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Empathy and an Optimal Hospital Donation Process

An optimal hospital donation process allows us to touch donor families and support them through an extremely rare and special experience.

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An optimal hospital donation process is good for potential donors and their families. What is considered optimal? It all starts when a member of the healthcare team has referred a potential organ donor to Gift of Life in a timely manner. It then continues with a team approach (healthcare team and Gift of Life) to providing families with compassionate end of life care and supporting them through the donation process. Collaboration and constant communication between the healthcare team and Gift of Life ensures that together, we are helping families leave a legacy for their loved one.

When the donation process goes optimally, families typically find comfort and peace in their hospital experience, their experience with Gift of Life, and knowing that their loved one went on to help others through the gift of organ donation.

Marquis Wood

When we spoke to organ donor families about what was important and mattered the most to them during their time in the hospital, the common theme they shared with us was empathy.

Markita Lewis, whose 13-year-old son, Marquis, gave the gift of life to three people when he became an organ donor after an asthma attack.  Markita remembered many kindnesses of the nurses at Children’s Hospital of Philadelphia.

“The nurses hugged me every night. I don’t know how they do it without breaking down, but they have that empathy. Until this day, they are my second family and I do not know where I would be without organ donation,” says Markita. “It’s so comforting to know he was able to save lives.”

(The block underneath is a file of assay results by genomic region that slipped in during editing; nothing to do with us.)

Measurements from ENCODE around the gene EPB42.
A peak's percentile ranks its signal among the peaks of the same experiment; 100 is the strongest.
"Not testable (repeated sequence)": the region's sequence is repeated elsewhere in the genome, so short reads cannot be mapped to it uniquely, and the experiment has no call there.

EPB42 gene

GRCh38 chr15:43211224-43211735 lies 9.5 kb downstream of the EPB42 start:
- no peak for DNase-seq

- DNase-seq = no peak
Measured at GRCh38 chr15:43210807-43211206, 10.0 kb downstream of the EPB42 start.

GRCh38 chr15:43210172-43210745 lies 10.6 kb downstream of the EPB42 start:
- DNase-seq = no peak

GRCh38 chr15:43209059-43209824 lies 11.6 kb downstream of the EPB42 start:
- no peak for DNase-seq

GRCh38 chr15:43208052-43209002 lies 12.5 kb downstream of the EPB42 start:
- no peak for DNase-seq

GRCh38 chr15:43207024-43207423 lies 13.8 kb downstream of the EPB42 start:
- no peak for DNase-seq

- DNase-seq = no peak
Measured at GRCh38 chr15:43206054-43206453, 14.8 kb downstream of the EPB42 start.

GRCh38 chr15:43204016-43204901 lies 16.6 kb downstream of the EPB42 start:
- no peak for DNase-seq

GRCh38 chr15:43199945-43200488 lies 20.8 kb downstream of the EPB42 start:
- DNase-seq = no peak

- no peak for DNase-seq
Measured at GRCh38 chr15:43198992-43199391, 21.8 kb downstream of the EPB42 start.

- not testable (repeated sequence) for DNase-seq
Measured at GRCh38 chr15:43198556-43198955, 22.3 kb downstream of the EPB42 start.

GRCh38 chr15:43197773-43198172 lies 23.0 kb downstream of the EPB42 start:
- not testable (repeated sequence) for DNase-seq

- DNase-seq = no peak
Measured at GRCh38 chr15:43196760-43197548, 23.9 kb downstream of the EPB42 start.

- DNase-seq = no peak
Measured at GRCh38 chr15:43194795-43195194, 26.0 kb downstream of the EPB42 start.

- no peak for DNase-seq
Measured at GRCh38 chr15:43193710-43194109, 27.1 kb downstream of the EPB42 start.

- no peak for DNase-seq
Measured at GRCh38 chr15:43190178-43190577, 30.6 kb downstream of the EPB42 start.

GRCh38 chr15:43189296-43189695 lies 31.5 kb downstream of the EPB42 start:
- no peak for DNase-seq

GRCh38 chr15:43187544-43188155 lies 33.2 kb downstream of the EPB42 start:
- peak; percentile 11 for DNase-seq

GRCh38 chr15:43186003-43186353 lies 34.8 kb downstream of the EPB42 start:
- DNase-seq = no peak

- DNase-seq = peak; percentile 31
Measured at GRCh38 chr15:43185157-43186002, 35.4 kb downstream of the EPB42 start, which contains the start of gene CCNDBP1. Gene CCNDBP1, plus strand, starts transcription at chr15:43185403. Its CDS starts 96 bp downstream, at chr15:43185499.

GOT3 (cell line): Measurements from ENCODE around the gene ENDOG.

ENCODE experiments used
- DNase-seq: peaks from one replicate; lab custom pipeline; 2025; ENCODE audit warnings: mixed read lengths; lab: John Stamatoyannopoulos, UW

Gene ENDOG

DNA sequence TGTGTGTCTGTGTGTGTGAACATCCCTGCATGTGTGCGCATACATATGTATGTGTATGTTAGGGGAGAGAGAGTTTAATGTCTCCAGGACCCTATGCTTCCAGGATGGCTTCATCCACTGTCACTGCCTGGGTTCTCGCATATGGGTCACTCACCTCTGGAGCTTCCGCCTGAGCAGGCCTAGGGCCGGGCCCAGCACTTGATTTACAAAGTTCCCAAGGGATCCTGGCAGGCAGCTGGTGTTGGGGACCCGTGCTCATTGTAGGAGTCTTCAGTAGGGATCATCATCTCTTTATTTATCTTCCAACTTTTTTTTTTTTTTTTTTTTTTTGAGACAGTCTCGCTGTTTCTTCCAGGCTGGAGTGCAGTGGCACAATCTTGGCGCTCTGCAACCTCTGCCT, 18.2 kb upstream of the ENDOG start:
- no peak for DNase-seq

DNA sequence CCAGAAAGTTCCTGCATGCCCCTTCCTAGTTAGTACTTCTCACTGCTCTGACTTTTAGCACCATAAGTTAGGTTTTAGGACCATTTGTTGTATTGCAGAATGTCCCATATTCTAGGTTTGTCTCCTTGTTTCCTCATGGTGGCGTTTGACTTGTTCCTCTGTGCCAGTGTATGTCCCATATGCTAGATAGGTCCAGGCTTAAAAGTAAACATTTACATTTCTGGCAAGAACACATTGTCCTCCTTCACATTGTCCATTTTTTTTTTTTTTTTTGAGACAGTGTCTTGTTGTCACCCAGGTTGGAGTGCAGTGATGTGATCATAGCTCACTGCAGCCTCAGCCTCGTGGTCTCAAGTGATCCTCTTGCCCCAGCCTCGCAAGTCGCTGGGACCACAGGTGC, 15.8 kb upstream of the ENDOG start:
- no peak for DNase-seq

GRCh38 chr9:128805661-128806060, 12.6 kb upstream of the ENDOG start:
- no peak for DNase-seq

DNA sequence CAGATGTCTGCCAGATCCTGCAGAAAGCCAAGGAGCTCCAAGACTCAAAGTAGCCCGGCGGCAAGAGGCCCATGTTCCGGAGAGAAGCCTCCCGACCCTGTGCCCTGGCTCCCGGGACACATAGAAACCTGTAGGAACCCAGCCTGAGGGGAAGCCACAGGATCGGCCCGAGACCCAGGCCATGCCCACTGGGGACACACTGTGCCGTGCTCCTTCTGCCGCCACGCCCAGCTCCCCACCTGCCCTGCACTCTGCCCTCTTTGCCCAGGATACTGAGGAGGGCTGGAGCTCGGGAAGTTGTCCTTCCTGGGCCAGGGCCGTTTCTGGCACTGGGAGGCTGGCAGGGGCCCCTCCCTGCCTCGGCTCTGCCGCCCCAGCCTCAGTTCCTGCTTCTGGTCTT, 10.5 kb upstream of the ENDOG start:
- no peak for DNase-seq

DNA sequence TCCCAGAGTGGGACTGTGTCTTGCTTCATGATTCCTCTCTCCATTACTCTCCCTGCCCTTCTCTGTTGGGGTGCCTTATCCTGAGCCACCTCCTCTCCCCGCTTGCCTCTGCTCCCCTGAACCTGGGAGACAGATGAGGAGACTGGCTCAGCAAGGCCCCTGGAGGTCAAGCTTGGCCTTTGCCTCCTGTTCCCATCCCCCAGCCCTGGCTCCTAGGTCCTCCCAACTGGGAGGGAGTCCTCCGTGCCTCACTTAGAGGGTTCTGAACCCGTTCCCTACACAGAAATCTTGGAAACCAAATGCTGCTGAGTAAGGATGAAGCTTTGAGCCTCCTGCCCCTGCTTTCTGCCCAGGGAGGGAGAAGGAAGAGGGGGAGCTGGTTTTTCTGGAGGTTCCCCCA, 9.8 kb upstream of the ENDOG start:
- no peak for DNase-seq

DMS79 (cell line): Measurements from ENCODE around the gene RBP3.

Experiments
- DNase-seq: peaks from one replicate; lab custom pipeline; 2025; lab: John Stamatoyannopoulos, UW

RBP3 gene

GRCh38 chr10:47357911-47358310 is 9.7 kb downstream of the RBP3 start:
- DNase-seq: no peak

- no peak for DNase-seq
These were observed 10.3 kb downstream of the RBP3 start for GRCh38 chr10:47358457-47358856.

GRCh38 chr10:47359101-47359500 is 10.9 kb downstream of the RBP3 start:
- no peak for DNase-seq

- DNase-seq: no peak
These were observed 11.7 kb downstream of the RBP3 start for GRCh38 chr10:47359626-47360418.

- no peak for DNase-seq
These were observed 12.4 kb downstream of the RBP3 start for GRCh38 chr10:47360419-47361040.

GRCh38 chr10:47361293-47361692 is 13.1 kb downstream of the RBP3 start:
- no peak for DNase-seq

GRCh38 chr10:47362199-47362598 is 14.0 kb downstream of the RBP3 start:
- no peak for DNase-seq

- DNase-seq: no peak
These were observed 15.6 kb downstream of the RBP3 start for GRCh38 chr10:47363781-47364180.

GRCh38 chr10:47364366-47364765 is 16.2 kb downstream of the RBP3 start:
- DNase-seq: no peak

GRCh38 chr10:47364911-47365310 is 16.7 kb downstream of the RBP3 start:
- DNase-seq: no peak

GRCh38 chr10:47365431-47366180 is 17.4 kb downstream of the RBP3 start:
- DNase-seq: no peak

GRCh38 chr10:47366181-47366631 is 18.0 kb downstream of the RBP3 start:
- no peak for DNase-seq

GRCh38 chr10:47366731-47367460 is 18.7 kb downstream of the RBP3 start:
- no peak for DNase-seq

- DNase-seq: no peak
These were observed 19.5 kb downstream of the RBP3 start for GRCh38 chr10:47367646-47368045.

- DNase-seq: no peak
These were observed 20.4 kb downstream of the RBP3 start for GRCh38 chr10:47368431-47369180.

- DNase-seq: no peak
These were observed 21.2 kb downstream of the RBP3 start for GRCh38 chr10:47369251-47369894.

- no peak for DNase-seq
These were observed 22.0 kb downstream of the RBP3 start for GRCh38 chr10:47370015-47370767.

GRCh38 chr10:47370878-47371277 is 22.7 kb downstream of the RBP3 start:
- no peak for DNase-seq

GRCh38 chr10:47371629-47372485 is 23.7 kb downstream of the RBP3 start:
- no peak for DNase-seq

The Moyer family, whose son Ethan was killed by a drunk driver, needed time to consider Ethan’s wishes.

Ron, Ethan’s dad recalls, “No one made us feel like we had to do this. This was our journey and we were given the time to understand that it is what Ethan would have wanted.”

“No one made us feel like we had to do this. This was our journey and we were given the time to understand that it is what Ethan would have wanted.”

Ethan’s sister, Rachel, reflected on the compassionate care the hospital staff at Lehigh Valley Hospital provided to him and his family. “They made us feel like it was okay to ask questions. Your mind is in a whole other place. To be given time and space to think about what you’ve been told… They understood that we had just lost someone.”

The lives of these families are forever changed. Together, through an optimal hospital donation process, we get to touch these families and support them through an extremely rare and special experience.

Ron and Linda Moyer, Ethan’s parents, holding photos of Ethan.